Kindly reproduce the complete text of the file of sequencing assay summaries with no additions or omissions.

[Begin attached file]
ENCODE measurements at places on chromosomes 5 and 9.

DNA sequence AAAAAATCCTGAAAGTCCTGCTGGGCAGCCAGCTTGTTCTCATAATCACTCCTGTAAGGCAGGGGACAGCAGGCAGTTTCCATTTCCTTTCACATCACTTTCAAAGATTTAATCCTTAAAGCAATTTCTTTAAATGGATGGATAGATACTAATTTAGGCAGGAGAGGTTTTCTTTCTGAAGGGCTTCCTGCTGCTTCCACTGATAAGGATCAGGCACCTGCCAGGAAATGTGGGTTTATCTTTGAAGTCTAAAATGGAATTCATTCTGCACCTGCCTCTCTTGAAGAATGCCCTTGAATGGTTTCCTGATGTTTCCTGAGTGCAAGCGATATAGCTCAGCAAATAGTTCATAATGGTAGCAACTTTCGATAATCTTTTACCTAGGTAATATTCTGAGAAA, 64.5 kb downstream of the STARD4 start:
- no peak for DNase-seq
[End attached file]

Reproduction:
ENCODE measurements at places on chromosomes 5 and 9.

DNA sequence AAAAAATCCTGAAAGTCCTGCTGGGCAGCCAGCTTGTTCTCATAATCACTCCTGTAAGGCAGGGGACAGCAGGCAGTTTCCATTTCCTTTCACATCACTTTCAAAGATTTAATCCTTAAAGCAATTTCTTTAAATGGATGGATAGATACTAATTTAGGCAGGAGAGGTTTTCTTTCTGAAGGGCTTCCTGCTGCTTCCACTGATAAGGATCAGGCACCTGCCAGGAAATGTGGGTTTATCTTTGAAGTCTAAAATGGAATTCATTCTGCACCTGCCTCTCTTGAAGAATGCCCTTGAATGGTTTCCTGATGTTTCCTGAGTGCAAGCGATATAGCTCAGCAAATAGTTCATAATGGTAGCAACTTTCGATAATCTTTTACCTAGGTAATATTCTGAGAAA, 64.5 kb downstream of the STARD4 start:
- no peak for DNase-seq